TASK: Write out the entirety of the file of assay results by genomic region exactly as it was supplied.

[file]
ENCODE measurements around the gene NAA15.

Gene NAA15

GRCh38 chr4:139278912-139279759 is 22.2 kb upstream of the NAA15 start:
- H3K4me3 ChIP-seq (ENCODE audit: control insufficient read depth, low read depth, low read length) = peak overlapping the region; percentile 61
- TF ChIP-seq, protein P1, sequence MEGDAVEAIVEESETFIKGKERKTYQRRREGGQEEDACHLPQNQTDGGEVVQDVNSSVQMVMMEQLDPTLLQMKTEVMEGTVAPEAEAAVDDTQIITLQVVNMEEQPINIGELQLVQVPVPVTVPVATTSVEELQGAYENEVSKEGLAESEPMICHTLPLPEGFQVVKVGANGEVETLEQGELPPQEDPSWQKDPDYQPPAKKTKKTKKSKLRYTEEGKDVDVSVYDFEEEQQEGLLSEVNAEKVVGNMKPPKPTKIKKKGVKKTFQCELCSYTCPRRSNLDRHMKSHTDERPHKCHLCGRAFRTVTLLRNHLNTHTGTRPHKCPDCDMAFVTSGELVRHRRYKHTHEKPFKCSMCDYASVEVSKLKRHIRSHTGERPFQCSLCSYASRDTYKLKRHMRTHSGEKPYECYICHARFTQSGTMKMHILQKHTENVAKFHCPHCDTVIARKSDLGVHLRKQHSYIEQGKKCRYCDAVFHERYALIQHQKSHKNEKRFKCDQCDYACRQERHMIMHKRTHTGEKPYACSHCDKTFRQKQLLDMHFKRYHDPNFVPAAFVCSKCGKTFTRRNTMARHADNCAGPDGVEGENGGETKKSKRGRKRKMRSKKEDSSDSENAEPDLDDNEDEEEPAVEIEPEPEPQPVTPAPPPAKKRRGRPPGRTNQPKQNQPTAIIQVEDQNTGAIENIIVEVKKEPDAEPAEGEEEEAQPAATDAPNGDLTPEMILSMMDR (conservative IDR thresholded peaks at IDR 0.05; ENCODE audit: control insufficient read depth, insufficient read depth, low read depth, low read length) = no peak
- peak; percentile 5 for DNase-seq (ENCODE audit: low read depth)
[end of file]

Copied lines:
ENCODE measurements around the gene NAA15.

Gene NAA15

GRCh38 chr4:139278912-139279759 is 22.2 kb upstream of the NAA15 start:
- H3K4me3 ChIP-seq (ENCODE audit: control insufficient read depth, low read depth, low read length) = peak overlapping the region; percentile 61
- TF ChIP-seq, protein P1, sequence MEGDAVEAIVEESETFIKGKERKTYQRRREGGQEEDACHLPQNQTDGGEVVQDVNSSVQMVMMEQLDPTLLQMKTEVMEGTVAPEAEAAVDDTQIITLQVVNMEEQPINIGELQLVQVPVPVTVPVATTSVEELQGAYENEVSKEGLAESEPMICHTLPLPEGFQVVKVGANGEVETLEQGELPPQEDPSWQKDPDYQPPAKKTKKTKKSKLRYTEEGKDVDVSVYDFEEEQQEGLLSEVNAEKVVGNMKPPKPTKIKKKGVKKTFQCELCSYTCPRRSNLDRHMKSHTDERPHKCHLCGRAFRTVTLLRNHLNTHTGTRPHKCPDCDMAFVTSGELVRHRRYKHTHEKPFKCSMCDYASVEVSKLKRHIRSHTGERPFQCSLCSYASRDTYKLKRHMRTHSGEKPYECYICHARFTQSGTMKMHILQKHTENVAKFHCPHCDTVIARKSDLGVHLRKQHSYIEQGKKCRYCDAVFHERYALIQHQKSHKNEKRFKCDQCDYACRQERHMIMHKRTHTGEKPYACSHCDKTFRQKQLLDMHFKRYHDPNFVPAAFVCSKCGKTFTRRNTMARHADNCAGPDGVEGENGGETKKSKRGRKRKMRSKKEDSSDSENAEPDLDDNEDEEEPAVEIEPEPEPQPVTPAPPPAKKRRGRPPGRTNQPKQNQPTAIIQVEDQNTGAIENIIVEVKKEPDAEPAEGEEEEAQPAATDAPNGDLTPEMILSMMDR (conservative IDR thresholded peaks at IDR 0.05; ENCODE audit: control insufficient read depth, insufficient read depth, low read depth, low read length) = no peak
- peak; percentile 5 for DNase-seq (ENCODE audit: low read depth)